Experts say implantation was likely placed on the label partly because daily birth control pills, some of which contain Plan B’s active ingredient, appear to alter the endometrium, the lining of the uterus into which fertilized eggs implant. Altering the endometrium has not been proven to interfere with implantation. But in any case, scientists say that unlike the accumulating doses of daily birth control pills, the one-shot dose in morning-after pills does not have time to affect the uterine lining.
“It takes time for an endometrium to change, for its cells to divide,” said Susan Wood, a biochemist who, shortly after Plan B’s approval became the F.D.A.’s top women’s health official and later resigned, frustrated with the delay in making the pill available without prescription.
Implantation also likely wound up on the label because of what Dr. Gemzell-Danielsson called wishful thinking by some scientists, who thought that if it could also block implantation, it would be even better at preventing pregnancy.
By 2002, studies produced evidence that Plan B did not interrupt implantation.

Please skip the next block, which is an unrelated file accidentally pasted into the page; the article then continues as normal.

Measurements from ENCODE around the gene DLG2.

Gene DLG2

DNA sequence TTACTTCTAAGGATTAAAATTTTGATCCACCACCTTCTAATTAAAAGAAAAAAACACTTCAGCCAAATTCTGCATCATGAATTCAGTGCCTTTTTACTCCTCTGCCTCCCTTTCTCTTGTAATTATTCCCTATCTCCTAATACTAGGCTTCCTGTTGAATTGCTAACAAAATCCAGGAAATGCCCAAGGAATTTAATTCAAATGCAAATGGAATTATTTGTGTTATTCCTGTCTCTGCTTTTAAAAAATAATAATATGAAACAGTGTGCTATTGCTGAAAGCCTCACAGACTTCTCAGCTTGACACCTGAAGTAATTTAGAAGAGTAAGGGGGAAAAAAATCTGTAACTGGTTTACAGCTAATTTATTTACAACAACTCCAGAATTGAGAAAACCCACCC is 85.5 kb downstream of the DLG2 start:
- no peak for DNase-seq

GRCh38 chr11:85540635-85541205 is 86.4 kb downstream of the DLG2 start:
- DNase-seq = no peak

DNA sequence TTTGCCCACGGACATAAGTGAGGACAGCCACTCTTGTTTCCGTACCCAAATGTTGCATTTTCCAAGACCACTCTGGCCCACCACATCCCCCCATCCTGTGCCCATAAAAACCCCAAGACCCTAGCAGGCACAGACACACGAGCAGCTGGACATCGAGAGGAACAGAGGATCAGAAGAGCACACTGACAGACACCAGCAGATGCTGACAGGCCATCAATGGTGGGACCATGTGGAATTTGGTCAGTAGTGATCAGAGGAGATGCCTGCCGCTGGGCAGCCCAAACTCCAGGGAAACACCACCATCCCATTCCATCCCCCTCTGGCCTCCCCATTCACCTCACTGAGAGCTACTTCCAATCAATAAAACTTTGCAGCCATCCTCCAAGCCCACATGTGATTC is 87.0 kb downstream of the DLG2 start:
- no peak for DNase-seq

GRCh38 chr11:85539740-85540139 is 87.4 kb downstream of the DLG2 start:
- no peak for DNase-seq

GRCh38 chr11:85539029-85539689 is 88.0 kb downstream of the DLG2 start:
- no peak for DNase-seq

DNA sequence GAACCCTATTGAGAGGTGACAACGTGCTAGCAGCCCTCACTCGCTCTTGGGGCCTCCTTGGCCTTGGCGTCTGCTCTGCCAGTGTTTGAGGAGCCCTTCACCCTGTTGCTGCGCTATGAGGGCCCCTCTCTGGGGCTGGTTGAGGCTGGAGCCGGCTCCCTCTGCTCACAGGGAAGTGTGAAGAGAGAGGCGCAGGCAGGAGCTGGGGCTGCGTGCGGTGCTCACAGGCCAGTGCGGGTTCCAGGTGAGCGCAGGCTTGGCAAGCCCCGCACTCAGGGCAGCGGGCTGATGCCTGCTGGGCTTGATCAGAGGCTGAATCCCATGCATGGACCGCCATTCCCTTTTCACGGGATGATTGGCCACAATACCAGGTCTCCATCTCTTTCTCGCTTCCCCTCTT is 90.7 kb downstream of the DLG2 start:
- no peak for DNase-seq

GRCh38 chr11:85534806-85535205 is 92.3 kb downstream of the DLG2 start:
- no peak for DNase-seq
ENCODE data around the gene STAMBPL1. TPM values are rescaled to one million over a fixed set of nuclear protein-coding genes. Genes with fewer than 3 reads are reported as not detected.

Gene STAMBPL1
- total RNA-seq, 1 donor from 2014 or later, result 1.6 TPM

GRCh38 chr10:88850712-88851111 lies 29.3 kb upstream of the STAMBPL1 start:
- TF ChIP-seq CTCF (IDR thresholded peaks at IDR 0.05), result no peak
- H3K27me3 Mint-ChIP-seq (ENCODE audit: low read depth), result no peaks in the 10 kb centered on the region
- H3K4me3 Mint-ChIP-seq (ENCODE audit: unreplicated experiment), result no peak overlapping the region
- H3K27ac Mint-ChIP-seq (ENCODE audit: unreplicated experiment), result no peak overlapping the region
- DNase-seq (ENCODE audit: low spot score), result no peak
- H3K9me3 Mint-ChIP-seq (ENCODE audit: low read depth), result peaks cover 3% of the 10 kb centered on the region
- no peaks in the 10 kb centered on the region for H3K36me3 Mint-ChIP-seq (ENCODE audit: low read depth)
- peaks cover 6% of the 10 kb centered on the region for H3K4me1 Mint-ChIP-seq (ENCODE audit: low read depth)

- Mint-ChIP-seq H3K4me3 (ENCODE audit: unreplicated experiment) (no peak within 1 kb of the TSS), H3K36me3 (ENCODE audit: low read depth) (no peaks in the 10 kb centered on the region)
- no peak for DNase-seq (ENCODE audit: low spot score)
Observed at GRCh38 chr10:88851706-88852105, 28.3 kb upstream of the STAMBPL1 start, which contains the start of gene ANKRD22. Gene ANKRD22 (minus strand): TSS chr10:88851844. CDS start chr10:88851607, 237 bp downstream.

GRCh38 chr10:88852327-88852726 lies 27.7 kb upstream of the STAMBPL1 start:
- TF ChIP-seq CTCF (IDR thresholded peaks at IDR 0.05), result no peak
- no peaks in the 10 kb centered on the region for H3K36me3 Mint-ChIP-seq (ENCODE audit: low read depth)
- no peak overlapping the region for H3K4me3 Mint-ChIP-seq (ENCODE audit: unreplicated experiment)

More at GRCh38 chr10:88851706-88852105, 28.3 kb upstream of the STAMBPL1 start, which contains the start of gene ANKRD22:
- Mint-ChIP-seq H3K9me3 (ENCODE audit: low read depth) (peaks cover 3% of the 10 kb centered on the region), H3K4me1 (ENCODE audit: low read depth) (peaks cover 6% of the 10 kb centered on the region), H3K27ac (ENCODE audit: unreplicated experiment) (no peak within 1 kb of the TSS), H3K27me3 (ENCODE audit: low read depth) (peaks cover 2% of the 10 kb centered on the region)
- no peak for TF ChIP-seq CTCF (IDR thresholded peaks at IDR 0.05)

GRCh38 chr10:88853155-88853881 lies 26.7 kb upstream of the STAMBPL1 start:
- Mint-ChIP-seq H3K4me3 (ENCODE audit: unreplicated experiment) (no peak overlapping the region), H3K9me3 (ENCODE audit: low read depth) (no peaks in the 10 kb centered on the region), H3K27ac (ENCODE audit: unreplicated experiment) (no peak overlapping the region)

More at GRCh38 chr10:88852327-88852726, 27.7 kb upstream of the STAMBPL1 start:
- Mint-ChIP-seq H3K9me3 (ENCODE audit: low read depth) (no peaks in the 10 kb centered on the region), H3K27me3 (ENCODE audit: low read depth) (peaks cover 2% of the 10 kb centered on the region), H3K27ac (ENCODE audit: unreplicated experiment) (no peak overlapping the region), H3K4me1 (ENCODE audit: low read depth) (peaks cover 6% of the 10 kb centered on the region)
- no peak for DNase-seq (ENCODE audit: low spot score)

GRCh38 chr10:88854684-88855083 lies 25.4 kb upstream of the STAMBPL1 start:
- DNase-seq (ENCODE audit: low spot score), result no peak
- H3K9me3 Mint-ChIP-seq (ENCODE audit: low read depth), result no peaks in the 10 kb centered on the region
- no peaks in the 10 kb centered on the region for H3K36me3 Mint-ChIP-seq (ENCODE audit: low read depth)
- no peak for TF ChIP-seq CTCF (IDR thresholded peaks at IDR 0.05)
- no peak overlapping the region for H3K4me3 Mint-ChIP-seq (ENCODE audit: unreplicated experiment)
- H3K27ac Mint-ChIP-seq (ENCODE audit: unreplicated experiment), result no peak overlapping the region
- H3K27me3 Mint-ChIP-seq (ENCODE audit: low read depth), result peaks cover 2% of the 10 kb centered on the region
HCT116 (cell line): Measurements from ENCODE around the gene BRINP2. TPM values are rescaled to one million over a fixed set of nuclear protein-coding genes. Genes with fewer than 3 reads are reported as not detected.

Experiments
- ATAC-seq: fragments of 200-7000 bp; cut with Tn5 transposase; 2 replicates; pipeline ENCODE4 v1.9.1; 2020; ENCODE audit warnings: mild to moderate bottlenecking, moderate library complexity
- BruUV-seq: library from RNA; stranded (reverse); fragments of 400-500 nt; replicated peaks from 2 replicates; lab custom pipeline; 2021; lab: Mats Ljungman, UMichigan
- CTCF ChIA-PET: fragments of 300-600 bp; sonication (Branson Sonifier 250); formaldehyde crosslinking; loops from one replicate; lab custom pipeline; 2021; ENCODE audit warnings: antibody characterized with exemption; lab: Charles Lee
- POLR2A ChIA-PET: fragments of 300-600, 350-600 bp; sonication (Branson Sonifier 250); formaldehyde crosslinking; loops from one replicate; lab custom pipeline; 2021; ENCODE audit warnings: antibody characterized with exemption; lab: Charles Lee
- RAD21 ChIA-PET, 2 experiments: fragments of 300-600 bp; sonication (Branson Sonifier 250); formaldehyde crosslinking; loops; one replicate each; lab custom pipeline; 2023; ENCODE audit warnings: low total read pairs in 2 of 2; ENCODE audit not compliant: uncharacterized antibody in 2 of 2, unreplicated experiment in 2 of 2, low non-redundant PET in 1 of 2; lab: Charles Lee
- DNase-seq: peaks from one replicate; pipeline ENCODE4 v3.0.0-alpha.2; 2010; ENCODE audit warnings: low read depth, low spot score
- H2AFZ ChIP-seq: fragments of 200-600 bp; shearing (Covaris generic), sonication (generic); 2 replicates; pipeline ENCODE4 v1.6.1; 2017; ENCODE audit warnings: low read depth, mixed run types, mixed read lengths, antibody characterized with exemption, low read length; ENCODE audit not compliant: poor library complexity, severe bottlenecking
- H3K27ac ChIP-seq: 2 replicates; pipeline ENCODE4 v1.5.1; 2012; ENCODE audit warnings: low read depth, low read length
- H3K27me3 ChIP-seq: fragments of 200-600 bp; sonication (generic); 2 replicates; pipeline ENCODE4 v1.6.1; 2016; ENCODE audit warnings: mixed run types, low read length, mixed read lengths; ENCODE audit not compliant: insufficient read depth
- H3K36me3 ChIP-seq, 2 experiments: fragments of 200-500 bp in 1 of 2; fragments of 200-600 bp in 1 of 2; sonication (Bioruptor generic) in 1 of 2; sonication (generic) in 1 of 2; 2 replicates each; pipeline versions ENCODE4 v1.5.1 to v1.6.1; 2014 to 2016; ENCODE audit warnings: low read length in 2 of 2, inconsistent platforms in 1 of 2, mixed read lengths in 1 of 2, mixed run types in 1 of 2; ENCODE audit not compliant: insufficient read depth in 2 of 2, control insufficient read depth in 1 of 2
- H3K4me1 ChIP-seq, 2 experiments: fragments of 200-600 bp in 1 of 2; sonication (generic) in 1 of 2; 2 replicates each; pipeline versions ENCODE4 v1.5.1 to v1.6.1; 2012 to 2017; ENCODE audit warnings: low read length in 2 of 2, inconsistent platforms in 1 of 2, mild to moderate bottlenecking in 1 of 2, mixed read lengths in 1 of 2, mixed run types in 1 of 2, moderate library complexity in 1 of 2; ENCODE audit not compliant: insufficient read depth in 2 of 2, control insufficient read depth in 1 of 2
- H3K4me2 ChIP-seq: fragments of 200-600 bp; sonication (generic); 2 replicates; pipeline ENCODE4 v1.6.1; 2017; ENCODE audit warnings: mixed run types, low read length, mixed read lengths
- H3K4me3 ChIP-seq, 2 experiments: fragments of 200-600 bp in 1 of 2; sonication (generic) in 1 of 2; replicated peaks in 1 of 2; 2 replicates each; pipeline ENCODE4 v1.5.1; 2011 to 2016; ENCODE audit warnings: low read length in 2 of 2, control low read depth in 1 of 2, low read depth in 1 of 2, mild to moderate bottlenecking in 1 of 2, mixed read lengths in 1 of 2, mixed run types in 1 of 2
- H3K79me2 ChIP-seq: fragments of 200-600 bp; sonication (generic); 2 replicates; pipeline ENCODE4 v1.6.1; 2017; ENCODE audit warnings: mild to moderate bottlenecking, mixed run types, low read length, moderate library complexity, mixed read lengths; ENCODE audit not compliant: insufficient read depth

Abortion opponents were also becoming more vocal about emergency contraception. In 2005-6, when the F.D.A. reviewed Plan B, making it available without prescription for ages 17 and over, some opponents said it was an abortion-inducing drug. Plan B’s maker again asked that implantation be removed from the label.
Addressing the issue in a 2005 memorandum, Dr. Steven Galson, director of the F.D.A.’s Center for Drug Evaluation and Research, wrote that studies “conclusively demonstrate” that Plan B’s ability to block ovulation, is “responsible for most, if not all, instances in which emergency contraception prevents pregnancy.” But he also said that studies at that time could not exclude the possibility the pills impeded implantation “in a small percentage of women.” He declined a request to be interviewed.
By 2007, scientific consensus was building that morning-after pills did not block implantation. In one study using fertilized eggs that would have been discarded from fertility clinics, Dr. Gemzell-Danielsson found that adding Plan B in a dish did not prevent them from attaching to cells that line the uterus.